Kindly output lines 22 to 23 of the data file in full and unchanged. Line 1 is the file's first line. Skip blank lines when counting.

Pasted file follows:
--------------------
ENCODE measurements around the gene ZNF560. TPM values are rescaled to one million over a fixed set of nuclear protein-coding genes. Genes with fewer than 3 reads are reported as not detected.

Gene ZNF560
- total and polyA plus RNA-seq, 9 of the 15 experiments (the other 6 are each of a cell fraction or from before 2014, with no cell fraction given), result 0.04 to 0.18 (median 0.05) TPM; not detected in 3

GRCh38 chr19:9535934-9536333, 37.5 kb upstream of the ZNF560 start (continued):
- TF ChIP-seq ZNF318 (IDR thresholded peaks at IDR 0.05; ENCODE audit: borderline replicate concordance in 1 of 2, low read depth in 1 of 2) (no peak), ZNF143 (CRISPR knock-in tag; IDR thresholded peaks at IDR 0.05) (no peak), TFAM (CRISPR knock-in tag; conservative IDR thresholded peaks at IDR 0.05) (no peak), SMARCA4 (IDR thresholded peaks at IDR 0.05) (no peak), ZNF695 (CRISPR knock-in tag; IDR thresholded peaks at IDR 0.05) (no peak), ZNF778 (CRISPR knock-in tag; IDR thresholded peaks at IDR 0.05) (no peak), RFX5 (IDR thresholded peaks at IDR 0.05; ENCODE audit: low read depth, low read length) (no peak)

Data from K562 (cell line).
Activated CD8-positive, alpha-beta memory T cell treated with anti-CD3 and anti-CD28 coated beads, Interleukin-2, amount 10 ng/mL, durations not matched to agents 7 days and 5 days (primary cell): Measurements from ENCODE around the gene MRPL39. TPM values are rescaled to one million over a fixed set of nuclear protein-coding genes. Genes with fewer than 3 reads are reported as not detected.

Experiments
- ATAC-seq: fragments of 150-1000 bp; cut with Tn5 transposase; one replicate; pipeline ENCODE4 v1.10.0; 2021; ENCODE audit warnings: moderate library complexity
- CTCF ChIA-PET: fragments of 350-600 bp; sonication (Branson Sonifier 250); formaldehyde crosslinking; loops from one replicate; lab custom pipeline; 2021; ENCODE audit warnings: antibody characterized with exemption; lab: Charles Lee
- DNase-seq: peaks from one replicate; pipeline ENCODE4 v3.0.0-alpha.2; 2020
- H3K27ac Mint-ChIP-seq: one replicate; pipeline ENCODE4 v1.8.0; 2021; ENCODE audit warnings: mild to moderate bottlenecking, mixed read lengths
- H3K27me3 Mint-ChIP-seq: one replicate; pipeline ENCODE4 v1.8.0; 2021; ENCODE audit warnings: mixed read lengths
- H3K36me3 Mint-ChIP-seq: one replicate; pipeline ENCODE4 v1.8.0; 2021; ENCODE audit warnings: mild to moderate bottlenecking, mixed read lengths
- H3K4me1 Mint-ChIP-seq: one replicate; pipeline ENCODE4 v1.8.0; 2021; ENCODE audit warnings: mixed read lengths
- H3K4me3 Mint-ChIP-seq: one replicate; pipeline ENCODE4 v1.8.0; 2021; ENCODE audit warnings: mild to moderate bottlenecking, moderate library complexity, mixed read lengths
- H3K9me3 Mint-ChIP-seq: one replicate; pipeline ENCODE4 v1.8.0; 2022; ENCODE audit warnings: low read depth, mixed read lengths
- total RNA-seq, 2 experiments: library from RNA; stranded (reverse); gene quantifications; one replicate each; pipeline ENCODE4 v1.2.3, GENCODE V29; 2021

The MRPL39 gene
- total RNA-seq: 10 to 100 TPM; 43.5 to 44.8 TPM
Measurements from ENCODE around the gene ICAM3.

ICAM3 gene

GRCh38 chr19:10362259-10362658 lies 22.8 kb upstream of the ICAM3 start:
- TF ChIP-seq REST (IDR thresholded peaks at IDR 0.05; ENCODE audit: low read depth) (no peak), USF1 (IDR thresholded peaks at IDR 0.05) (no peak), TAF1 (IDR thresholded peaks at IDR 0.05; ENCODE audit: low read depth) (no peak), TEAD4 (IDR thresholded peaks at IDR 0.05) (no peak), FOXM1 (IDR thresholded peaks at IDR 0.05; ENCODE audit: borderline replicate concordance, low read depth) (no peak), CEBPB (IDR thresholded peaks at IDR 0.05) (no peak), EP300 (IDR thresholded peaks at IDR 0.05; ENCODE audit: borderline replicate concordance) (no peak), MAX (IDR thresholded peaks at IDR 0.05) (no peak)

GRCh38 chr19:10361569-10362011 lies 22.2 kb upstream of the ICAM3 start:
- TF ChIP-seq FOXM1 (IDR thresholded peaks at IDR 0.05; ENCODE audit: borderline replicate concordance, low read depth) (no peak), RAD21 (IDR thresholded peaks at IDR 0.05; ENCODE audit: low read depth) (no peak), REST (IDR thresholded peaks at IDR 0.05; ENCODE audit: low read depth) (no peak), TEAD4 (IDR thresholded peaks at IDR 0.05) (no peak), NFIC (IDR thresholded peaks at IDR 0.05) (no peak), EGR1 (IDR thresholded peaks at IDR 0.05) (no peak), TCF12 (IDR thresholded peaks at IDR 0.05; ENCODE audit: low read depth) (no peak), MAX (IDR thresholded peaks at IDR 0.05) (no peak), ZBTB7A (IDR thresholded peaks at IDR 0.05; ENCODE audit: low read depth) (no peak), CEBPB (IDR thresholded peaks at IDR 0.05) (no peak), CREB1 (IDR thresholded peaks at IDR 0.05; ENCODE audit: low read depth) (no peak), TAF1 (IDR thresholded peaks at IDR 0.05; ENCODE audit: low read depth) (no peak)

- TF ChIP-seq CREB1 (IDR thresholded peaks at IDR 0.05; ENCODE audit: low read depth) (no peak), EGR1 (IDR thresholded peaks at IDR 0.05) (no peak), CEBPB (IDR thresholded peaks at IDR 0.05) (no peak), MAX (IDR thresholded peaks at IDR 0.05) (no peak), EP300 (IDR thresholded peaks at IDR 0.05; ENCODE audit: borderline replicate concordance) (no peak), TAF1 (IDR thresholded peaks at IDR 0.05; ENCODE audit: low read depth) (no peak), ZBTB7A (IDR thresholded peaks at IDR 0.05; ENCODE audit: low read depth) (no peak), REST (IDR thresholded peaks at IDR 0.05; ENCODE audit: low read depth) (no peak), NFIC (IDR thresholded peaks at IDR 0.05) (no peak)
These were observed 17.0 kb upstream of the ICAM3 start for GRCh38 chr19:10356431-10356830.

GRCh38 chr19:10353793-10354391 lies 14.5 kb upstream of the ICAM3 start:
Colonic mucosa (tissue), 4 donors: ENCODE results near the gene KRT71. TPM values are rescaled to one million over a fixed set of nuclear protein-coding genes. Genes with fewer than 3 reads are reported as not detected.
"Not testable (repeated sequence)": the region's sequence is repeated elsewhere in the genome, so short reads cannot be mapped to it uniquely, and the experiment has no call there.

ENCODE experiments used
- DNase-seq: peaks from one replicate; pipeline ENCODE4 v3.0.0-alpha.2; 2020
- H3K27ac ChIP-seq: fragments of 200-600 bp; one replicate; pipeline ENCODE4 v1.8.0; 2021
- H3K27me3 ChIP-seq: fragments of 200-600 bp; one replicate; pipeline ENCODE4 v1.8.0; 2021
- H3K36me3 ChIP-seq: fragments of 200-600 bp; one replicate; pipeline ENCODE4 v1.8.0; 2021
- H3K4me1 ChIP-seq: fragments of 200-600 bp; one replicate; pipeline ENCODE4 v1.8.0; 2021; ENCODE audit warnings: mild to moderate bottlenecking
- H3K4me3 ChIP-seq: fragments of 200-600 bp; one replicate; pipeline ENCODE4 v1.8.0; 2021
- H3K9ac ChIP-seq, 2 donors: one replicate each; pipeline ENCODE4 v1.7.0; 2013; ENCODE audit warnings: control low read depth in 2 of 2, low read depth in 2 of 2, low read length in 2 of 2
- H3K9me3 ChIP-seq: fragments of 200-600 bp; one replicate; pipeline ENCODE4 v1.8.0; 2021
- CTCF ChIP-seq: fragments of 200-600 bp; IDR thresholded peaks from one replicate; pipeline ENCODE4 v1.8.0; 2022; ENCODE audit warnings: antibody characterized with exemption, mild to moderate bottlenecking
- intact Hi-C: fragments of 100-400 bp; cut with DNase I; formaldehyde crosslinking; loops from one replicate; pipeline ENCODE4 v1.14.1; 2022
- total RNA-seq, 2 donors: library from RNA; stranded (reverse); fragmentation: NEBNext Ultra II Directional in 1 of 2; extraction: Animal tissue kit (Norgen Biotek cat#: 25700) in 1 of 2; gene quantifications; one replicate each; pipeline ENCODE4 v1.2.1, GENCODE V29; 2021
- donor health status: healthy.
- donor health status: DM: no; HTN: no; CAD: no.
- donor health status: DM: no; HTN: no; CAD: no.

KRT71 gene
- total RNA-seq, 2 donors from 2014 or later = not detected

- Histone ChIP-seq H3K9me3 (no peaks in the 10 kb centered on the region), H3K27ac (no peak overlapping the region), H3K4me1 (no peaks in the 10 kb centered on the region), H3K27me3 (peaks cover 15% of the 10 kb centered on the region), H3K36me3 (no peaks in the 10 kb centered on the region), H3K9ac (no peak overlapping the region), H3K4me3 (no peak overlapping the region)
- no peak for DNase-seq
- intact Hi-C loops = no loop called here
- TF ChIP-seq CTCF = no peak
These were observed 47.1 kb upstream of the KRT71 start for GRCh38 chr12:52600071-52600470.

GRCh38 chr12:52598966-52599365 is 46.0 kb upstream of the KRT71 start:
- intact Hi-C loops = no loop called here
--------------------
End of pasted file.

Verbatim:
ICAM3 gene

GRCh38 chr19:10362259-10362658 lies 22.8 kb upstream of the ICAM3 start: